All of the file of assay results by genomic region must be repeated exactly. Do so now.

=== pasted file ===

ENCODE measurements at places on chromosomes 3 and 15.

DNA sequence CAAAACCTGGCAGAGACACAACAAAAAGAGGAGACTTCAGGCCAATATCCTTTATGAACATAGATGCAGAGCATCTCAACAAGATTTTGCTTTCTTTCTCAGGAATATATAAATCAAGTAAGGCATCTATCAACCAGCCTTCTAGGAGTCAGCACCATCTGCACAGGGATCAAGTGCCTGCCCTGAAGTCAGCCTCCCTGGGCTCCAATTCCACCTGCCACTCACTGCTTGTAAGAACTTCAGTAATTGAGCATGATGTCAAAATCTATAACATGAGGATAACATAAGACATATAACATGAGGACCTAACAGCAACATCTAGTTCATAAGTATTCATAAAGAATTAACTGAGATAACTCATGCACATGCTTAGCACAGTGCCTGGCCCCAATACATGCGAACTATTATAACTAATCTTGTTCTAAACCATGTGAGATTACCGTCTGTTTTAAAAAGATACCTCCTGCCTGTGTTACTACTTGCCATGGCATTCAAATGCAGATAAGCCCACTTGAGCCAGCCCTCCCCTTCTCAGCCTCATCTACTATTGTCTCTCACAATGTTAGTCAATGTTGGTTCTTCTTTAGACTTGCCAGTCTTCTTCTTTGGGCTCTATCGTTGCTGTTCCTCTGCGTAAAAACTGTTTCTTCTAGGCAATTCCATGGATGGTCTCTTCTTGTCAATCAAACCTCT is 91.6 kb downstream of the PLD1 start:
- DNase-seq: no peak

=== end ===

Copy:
ENCODE measurements at places on chromosomes 3 and 15.

DNA sequence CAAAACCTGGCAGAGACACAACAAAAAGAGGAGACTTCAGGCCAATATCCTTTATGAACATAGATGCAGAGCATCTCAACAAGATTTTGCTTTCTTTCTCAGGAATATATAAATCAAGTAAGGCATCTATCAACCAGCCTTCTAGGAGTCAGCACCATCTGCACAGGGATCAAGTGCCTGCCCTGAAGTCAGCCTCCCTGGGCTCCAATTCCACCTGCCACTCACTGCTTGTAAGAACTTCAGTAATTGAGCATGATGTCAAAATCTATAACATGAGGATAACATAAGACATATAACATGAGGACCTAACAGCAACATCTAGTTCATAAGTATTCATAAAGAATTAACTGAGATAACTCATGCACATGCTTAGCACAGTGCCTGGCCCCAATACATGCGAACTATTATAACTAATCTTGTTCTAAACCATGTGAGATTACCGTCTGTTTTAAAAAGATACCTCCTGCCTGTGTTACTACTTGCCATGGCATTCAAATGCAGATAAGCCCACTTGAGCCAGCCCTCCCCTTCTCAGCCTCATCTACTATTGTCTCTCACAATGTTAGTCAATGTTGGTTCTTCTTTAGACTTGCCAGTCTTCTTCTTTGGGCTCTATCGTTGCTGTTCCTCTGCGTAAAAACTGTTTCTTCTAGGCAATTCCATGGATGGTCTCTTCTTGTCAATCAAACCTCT is 91.6 kb downstream of the PLD1 start:
- DNase-seq: no peak